• Then there was the IRS involvement. We wrote off the losses. Did you know that this is the same as extra income for the person who took the money? It turns out the IRS wants to hear about extra income. We’re in hot water for not reporting it.
  • And I still hurt. Betty was a friend, and she abused our friendship and trust. And I hurt worse, realizing that I was the one who had set her up.

How we’ve changed.

  • Do background checks on folks dealing with church money or kids. Betty’s new church didn’t do that, to their hurt.
  • Let someone deal with the money OR with the books, but not both.
  • Have one person approve checks, another sign ‘em, and a third keep the records.
  • Don’t let the bill-payer add vendors – have someone else make any changes to vendor records.
  • Have someone look at the bank statements before the bookkeeper gets ‘em. Have someone review how the bank’s numbers match with the church books.
  • Keep an eye out for telltales. Here, Betty’s husband had developed some sort of expensive chronic illness. When he lost his job and insurance, I should have spotted the financial stress. I would have also paid more attention to other things. Like dress and jewelry that didn’t match with their financial situation.

What I told my pastor friends. And what they told me.

  • If we had any sort of internal controls in place, this wouldn’t have happened. I told my pastor friends to tighten things up, so they wouldn’t have to go through what we went through.
  • Turns out that a couple of them had also been through this. And the ones that say, “Oh, that would never happen in MY church”? I have news for them…
  • And I have gotten a lot of sympathy. But I would prefer Betty back, without her having ever having had to deal with the temptations we put in front of her. I wish I could do things over.

OK, I made up this story. Thank God this hasn’t happened at my church! Or yours. At least that we know about…

One study asked pastors about theft or fraud in their churches in the last five years. One in every seven or eight pastors owned up to it. And those are the ones who knew about it. (The researchers believed that these numbers were underreported. By a lot.) So you might have fraud going on right now at your church – or it might be on the horizon. Doing nothing is like playing Russian Roulette. OK, it’s like paying once every five years. And you’re using a seven-shot revolver with one live shell. I submit that it would be far better to not play at all. It would be good to build walls around folks so they can’t defraud you. And so they aren’t even tempted. Don’t place traps in front of your members!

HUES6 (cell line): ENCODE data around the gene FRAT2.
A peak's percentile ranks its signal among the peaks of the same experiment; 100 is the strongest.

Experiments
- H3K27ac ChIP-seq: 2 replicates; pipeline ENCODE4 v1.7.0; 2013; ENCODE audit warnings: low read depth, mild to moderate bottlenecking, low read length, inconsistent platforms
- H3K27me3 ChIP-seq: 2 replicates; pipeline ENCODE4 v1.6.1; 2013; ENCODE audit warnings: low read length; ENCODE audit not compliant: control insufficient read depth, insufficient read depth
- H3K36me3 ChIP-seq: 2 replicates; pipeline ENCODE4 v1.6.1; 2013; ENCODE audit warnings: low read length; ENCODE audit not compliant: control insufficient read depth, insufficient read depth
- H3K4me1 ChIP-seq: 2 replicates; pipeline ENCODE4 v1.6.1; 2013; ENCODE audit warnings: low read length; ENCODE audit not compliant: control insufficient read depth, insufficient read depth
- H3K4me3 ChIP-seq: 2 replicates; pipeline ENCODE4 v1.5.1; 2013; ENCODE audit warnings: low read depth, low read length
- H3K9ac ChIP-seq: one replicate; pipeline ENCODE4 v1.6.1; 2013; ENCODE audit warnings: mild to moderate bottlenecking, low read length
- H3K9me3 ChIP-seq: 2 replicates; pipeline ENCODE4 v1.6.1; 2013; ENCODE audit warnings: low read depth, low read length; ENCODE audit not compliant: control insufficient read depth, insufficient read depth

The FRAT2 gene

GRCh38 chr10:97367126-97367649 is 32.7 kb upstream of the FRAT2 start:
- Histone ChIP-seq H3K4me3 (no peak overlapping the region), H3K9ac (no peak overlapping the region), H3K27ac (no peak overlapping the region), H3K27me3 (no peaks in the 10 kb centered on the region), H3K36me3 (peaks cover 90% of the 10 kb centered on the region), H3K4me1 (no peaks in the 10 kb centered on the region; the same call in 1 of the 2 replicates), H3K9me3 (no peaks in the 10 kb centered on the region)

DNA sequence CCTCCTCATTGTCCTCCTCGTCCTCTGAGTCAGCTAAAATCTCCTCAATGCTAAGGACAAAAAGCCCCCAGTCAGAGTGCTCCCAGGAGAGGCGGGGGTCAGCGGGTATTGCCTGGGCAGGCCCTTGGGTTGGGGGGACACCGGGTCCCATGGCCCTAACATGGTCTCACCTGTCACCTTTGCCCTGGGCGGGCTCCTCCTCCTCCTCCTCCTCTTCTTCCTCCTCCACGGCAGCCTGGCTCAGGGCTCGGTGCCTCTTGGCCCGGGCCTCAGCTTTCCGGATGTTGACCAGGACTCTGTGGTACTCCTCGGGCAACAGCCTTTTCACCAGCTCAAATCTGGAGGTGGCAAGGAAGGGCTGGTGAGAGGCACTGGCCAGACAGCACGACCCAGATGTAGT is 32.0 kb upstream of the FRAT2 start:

Please, review your internal controls and tighten them up. Do this yourself. Better, establish an audit team and have them learn what good internal controls look like. Have them review your procedures. Or hire me.

But please don’t go on trusting folks to do the right thing as if they were without a sin nature or financial stress. If ANYONE should know what is in the heart of man, it ought to be you! Don’t put temptation in front of folks – Christ spoke about that. And protect your reputation: if someone accused you of tapping the till, would you be able to refute it? Strong internal controls let you do that with ease. Trot out the guys who did the collection and the counting crew, and the ones who took the money to the bank. Show the video. The reporter will go away.

Sure, you ought to have an audit of your books. Hiring a CPA is the gold standard. But it might well cost you over ten thousand dollars. A more frugal approach might be to swap bookkeepers with a neighboring church. Let each look over the other’s books.

But you REALLY need to look at the internal controls at your church. Be sure to review your financial procedures. Want the overarching principle? Don’t let the same person have access to the money AND give them the ability to cover their tracks.

I can help. I’ve been doing numbers-based detective work since 1982. I can audit your procedures and make recommendations on how to tighten things up. The goals are is to keep temptation far away and to protect your reputation. And to keep you from ever having to deal with a situation like Betty’s.


Want to know how to win gun fights? Stay home, like I do. Let the bad guys shoot it out on the wrong side of town late at night: watch NetFlix, eat popcorn, surf the web, and raid the refrigerator instead.

By the same token, if you build out the fraud and embezzlement, you won’t have to deal with sticky situations. Let’s say that you discover that your trusted church treasurer has been taking church money for the last eight years:

  • Do you really want to have her taken away in cuffs?
  • Will you be asking her to leave? If so, what about half the church that is related to her?
  • If you don’t report it to the cops, she’ll have no record and can do the same thing to the next church.
  • Will you tell the congregation? (Don’t worry: it well get out.) How will you tell them? What will you tell them?
  • Does the church have the funds to deal with the drop in donations, either from the exodus or from lack of trust? If you lost tens of thousands so far, what guarantee do members have that their money will get to the right place?
  • How about the press? What will you say to them?
  • And your insurance – they won’t pay if you are not willing to prosecute.

Rough questions, and no good answers. Tighten your internal controls and you won’t have to deal with these.